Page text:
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Bengal paved the way for the first Peasant Revolution in India

23 December, 2020 07:49:39
Bengal paved the way for the first Peasant Revolution in India

At a time when India is going through multiple farmer uprisings, chartering demands for their rights, one is often reminded that Bengal is not new to peasant uprising. And the protests and revolt was so intense during colonial era, that farmers of this land even forced the British to pass new Act and paved the way for the first peasant revolution in India.

Indigo planting in Bengal dated back to 1777 when Louis Bonnard, a Frenchman introduced it to the Indians. He was the first indigo planter of Bengal. He started cultivation at Taldanga and Goalpara near Chandannagar in Hooghly. Under the Nawabs of Bengal., indigo planting became more and more commercially profitable because of the demand for blue dye in Europe. It was introduced in large parts of Burdwan, Bankura, Birbhum and North 24 Parganas. The indigo planters persuaded the peasants to plant indigo instead of food crops. They provided loans, called dadon, at a very high interest. Once a farmer took such loans he remained in debt for his whole life before passing it to his next generation. The price paid by the planters was meagre, only 2.5% of the market price. The farmers could make no profit growing indigo. The farmers were totally unprotected from the indigo planters, who resorted to mortgages or destruction of their property if they were unwilling to obey them. Government rules favoured the planters. Even local zamindars sided with the planters for their own vested interests. Under this severe oppression, the farmers resorted to revolt. 

Indigo planting in Bengal dated back to 1777 when Louis Bonnard, a Frenchman introduced it to the Indians. He was the first indigo planter of Bengal. He started cultivation at Taldanga and Goalpara near Chandannagar in Hooghly. Under the Nawabs of Bengal., indigo planting became more and more commercially profitable because of the demand for blue dye in Europe.

The Bengali middle class supported the peasants wholeheartedly and stood by the peasants. Bengali intellectual Harishchandra Mukherjee described the plight of the poor farmers in his newspaper The Hindu Patriot, while Dinabandhu Mitra depicted the situation in his play Nil Darpan that created a huge controversy and was later banned by the East India Company to control farmer agitation. The revolt started from the villages of Gobindapur and Chaugacha of Nadia, where Bishnucharan and Digambar Biswas first led the rebellion against the planters in Bengal in 1859. It spread rapidly to Murshidabad, Birbhum, Burdwan, Pabna, Khulna, and Narail. Some indigo planters were given a public trial and executed. The indigo depots were burned down. Many planters fled to avoid being caught. The zamindars were also targets of the rebellious peasants.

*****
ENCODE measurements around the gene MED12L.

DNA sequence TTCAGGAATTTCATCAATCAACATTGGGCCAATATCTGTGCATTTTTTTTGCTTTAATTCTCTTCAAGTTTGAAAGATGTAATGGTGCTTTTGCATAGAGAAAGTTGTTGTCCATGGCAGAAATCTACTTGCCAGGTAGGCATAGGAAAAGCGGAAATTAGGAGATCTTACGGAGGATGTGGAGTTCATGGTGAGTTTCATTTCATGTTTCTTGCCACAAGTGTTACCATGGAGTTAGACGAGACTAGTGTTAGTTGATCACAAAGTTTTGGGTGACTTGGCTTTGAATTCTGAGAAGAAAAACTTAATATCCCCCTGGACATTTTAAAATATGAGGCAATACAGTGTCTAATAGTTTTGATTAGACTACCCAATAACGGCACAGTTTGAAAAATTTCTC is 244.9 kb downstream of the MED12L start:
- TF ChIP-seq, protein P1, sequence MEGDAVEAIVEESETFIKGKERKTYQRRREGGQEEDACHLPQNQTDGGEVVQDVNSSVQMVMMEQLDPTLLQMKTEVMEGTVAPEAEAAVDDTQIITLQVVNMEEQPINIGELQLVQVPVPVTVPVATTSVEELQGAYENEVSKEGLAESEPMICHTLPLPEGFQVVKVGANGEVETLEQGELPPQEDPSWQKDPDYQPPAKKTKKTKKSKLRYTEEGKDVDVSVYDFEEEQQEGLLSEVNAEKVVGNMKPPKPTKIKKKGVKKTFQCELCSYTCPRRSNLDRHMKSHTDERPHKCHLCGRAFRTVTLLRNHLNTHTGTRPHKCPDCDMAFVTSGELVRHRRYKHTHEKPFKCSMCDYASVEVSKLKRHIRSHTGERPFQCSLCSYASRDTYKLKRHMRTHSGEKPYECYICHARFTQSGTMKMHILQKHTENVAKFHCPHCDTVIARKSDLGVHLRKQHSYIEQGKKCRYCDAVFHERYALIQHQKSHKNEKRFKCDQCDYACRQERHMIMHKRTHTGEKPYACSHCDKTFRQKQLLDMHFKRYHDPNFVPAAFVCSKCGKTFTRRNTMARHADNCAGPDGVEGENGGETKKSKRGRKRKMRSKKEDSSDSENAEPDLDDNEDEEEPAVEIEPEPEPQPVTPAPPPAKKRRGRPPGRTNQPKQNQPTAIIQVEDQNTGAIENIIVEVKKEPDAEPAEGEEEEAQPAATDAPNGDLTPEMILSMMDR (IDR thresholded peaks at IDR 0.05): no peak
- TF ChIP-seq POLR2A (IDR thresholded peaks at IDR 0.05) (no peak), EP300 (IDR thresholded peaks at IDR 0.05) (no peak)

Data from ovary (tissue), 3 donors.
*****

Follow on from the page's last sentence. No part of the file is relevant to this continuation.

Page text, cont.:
The revolt started from the villages of Gobindapur and Chaugacha of Nadia, where Bishnucharan and Digambar Biswas first led the rebellion against the planters in Bengal in 1859. It spread rapidly to Murshidabad, Birbhum, Burdwan, Pabna, Khulna, and Narail. Some indigo planters were given a public trial and executed.

But the peasant revolt was ruthlessly suppressed by the British. Large forces of police and military, backed by the British Government and the zamindars, mercilessly slaughtered a number of peasants. They hanged revolution leaders like Biswanath Sardar. The Biswas brothers of Nadia, Kader Molla of Pabna, and Rafique Mondal of Malda were popular leaders. Historian Jogesh Chandra Bagal describes the revolt as the first non-violent Farmer Revolt of India. R.C. Majumdar in ‘History of Bengal’ goes so far as to call it a forerunner of the non-violent passive resistance later successfully adopted by Mahatma Gandhi. The revolt had a strong effect on the government, which immediately appointed the ‘Indigo Commission’ in 1860. In the commission report, E. W. L. Tower noted that ‘not a chest of Indigo reached England without being stained with human blood.’ Finally, the Indigo Act was put in place in 1862 to put an end to the repressions of indigo planters making Bengal the first state to pave the way for the first peasant revolution in India. 

Story Tag:
  • Peasant Revolution, Bengal

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